FIG. 2 is a cross-sectional view of a portion of the structure shown in FIG. 1, illustrating the clamping arrangement according to the invention.

FIG. 3 is a plan view of the clamping element of the assembly shown in FIG. 2.

DESCRIPTION OF THE PREFERRED EMBODIMENTS

FIG. 1 shows a transformer base-oil tank assembly in its inverted position, base 2 being shown at the top of FIG. 1 and tank 4 being shown at the bottom thereof. Normally, of course, tank 4 rests on base 2. In such an arrangement, tank 4 is filled with oil and contains one or more transformer units.

Base 2 is composed of two parts, a U-shaped part forming the rear long wall 6 and two short side walls 8 and 10 of base 2, and a straight part 12 forming the front long wall of base 2. Typically, straight part 12 extends from wall 8 to a point beyond wall 10, although a small portion of straight part 12 is illustrated in FIG. 1. Each wall of base 2 is provided with an inwardly directed flange 16 which provides support for oil tank 4.

Tank 4 is basically composed of two parts: a generally U-shaped part 18 forming the long rear wall and short side walls of tank 4 and an L-shaped part which is bent to form the front wall 20 and the bottom 22 of tank 4. As shown, front wall 20 extends beyond one side wall 18 and is thus longer than bottom 22. Straight part 12 of base 2 can be coextensive with front wall 20. Bottom 22 is secured in a fluid-tight manner to the lower edges of the walls defined by U-shaped part 18. This can be accomplished, by way of example, by providing the walls formed by U-shaped part 18 with flanges at the lower edge to which bottom 22 is welded. However, any other procedure known in the art can be employed for fastening bottom 22 to part 18.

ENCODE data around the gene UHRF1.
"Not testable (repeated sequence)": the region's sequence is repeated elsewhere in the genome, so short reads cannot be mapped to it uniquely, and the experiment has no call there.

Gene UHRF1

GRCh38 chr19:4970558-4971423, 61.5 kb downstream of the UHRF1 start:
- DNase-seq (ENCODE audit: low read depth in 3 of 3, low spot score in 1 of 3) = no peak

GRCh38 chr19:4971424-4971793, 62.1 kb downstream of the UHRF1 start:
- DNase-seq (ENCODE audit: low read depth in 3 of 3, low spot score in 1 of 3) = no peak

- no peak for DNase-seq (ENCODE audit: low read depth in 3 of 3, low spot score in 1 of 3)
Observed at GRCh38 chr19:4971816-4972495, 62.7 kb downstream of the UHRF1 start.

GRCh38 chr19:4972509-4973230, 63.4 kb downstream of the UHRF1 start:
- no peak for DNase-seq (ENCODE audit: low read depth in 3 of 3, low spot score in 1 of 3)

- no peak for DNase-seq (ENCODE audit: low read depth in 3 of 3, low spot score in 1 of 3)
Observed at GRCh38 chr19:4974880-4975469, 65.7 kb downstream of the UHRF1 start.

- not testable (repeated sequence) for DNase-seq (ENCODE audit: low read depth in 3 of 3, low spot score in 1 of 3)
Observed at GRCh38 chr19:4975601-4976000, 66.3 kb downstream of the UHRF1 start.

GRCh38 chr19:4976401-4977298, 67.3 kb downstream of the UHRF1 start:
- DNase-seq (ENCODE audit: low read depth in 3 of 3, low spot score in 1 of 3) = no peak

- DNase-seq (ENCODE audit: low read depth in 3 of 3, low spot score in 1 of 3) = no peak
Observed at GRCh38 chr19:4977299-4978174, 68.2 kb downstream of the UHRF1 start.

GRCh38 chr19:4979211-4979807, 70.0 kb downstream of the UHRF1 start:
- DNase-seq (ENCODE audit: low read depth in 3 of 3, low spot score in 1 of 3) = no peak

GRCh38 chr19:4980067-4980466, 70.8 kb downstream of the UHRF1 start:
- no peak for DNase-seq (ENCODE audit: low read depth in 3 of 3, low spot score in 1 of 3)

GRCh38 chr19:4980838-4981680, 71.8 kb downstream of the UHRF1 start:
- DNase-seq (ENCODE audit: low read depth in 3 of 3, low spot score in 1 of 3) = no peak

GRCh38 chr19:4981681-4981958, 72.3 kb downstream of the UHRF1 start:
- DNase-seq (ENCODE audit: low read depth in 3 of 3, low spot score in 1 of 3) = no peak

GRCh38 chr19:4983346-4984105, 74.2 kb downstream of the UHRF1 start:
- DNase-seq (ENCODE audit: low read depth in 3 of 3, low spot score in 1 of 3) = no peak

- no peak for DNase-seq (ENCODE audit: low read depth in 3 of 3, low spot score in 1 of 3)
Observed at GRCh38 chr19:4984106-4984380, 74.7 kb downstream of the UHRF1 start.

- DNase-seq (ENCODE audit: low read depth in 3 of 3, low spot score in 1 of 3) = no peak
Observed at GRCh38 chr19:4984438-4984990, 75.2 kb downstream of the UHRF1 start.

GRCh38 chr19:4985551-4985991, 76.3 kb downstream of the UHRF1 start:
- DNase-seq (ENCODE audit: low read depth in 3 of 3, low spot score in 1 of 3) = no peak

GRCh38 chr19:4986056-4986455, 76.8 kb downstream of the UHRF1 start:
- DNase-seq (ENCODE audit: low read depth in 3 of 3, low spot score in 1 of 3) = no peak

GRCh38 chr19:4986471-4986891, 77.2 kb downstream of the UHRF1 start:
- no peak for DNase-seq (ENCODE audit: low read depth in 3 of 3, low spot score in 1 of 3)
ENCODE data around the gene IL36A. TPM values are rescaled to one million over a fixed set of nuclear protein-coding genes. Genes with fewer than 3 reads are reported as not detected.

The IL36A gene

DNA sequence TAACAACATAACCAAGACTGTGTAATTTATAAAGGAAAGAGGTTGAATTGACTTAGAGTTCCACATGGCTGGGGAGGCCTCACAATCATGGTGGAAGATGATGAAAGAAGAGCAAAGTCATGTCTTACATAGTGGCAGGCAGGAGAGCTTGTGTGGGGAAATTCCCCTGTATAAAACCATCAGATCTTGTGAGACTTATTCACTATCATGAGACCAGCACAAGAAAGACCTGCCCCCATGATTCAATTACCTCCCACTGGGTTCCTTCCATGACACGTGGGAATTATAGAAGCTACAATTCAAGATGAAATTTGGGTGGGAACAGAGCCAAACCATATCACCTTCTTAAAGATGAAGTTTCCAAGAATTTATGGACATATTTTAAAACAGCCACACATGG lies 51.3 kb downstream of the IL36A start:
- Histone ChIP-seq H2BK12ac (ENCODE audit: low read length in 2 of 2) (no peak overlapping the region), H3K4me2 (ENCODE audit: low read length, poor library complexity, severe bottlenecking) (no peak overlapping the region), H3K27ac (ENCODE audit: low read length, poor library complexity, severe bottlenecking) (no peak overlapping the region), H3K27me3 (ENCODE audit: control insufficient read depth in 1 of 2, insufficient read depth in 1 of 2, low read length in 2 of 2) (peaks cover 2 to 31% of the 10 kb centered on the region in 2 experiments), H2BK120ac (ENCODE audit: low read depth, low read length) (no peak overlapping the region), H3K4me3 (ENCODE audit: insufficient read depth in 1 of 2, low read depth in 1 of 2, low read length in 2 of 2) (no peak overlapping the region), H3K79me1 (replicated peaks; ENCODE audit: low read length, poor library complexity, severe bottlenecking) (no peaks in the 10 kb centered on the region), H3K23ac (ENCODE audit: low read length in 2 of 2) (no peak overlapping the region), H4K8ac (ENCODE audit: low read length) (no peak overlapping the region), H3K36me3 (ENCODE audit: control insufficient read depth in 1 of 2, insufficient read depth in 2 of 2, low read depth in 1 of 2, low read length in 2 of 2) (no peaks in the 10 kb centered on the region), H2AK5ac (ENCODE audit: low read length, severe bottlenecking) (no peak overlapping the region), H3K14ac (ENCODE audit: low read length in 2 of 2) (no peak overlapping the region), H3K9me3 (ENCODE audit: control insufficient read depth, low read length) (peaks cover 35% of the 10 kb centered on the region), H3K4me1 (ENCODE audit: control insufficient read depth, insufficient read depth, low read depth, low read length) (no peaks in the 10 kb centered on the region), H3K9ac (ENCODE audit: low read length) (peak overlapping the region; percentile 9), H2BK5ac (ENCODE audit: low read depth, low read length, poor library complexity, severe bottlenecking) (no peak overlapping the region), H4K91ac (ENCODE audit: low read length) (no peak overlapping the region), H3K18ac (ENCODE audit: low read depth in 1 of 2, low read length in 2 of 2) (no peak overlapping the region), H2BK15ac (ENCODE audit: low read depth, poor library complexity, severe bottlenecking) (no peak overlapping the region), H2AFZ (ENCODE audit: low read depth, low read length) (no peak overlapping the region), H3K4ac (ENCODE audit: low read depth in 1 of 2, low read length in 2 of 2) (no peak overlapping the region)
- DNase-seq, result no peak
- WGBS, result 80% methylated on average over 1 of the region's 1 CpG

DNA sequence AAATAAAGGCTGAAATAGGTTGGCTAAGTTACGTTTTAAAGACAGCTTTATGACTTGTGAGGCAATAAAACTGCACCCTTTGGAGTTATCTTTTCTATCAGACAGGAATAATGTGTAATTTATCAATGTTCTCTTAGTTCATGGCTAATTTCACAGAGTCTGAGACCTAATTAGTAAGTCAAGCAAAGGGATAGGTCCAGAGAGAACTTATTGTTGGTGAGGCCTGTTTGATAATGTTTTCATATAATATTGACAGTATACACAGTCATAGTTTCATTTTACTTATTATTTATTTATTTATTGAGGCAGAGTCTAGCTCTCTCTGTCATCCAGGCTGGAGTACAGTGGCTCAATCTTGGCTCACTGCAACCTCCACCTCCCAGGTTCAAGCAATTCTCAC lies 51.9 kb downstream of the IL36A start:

Part 12 can be fastened to walls 8 and 10 by welding, and front 20 can be fastened to part 18 in a similar manner.

After base 2 and tank 4 have been individually fabricated and provided with suitable protective coatings, they are assembled together by means of a plurality of clamping assemblies 26. By way of example, six clamping assemblies 26 can be provided. One clamping assembly is shown in FIG. 1, while the locations of the other assemblies are illustrated by recessed portions of base 22. In addition, according to the invention, base 2 and tank 4 are assembled together along with a T-shaped baffle 30 which is interposed between the front walls of base 2 and tank 4.

A completed assembly further includes bushings mounted on front wall 20 and providing external connections to the transformer or transformers housed in tank 4.

FIG. 2 is a detail view illustrating one clamping assembly 26 and the arrangement of baffle 30 between base 2 and tank 4. Baffle 30 is composed of a leg 34 which is held between bottom 22 and flange 16, and a cross piece 36 which rests against front walls 12 and 20 and prevents any penetration of the interface between base 2 and tank 4. Thus, baffle 30 effectively satisfies existing ANSI and NEMA standards prohibiting penetration by wires of various sizes into the connecting region between the base and oil tank of a transformer.